In the past players waited and waited for the best deal. Teams went abouts signing their players and not knowing what they were looking at for a budget. As a player waited for others to sign and "set the market for his services" the urgency was only placed on the team and not on the player. Hold outs were common place because there was no urgency for the player. A salary cap changes all of that. Urgency is now placed on both sides. If a player wants to ensure that he gets the chunk of that budget that he feels he deserves he is going to have to be at the front of the line come negotiation time. He better get signed while there is budget space there. If the player waits he risks the team spending money on other players and eating into the money that he could potentially be making. The onus is no longer placed on the team to negotiate and get a deal done, the onus is placed on the player and take an active role in the signing of a contract. Once the cap gets put into place we will no longer have to worry about players holding out. If players want to make money they will be at the front of the line. If they want to sit on the sideline and watch, they will do just that. The finite salary structure will be there for agents and managers to work within and the smart players will be first in line. The smart teams will also make sure the important players are at the front of the line as well.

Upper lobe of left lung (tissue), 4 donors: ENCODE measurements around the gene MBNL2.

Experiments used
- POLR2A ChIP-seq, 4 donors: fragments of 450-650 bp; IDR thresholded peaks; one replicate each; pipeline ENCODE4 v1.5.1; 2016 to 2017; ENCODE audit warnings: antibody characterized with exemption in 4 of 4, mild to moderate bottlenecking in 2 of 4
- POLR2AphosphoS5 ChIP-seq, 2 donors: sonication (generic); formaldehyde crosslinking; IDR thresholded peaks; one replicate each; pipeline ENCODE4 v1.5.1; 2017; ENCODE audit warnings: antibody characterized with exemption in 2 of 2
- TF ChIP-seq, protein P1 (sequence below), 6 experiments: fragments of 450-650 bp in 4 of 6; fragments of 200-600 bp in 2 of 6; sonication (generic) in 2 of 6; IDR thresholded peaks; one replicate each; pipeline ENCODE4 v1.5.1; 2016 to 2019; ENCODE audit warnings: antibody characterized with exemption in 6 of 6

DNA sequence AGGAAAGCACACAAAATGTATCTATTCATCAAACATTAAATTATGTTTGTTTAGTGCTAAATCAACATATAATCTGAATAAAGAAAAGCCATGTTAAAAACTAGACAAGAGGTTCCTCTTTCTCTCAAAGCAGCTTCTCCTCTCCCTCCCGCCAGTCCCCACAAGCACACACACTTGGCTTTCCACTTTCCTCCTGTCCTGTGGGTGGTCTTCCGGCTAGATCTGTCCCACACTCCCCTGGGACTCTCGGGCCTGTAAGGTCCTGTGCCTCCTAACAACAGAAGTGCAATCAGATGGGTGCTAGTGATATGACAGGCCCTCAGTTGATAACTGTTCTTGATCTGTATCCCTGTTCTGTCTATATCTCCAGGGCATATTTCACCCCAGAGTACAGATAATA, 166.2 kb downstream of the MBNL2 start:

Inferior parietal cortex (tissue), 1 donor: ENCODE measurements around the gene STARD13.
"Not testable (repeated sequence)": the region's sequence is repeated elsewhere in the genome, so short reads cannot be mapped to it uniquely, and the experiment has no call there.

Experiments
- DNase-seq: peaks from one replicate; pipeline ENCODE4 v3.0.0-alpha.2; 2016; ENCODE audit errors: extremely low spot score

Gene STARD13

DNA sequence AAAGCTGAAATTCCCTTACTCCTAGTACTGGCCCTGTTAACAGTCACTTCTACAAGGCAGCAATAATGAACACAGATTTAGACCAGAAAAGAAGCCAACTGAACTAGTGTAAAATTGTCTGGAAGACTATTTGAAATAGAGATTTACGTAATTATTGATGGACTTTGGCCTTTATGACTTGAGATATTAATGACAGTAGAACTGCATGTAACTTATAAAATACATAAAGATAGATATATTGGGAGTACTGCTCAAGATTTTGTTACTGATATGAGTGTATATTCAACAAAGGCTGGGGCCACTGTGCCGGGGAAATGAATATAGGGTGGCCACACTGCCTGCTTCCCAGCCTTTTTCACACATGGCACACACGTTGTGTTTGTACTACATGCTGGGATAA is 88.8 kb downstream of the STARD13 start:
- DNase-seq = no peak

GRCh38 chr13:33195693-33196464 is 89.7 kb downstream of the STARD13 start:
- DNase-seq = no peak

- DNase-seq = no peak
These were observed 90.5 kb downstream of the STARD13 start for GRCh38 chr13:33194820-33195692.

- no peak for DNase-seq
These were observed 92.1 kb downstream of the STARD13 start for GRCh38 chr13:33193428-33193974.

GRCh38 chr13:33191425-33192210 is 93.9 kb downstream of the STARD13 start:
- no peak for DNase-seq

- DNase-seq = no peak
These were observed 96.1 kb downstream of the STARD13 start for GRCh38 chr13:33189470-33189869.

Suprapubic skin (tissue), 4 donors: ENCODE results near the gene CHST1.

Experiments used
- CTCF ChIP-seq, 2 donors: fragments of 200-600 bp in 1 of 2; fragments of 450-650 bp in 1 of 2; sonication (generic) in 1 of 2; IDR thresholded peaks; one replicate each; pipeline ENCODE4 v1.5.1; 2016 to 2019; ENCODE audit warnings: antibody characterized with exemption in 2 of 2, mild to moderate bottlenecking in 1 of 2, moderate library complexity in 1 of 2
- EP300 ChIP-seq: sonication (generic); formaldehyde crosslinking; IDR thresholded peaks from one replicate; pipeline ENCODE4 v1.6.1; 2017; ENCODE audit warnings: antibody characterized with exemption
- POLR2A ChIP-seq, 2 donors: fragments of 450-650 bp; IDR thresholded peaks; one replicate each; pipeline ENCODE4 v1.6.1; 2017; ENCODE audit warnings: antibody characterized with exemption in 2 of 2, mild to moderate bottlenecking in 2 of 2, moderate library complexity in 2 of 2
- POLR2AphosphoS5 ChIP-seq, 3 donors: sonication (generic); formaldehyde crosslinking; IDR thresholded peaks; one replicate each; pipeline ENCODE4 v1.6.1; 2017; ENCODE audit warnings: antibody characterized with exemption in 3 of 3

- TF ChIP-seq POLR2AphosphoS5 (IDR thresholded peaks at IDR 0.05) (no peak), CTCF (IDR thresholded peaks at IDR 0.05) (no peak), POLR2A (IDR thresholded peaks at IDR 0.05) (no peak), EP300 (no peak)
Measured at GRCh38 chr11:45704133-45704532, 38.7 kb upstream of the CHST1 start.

This fear floating around that says Tampa will be screwed makes me laugh. Why would the Bolts have to worry about this? First salaries around the league will adjust lower and the expectations of the players will be geared down. Players will no longer be able to demand salaries in above $7 million. That will be restricted to the elite superstars that have proven their worth over and over. The really good players will make in the $4-5 million range, so a team will be able to have four or five really good players (Lecavalier, Richards, Khabibulin, Kubina, etc.) and still matain their budget. They, like every other team out there, has choices to make. They are going to make the decisions that work best for their team and the players will make choices of their own. The players they view as key will be the players that they try and sign first. The players will have a choice as well. They will decide if playing in Tampa at a fair salary for a good team in a beautiful city with a great climate is important enough to strike a fair bargain, or of they believe money is the most important factor and force a trade to a team that has room for their salary demands. It is very unlikely that the salaries are going to stay at the level they are at and the players will have to find their comfort zone, as will the respective teams. The team's big challenge will be defining the salary structure and pecking order for the team. The player's challange will be making the decision as to which is important to him.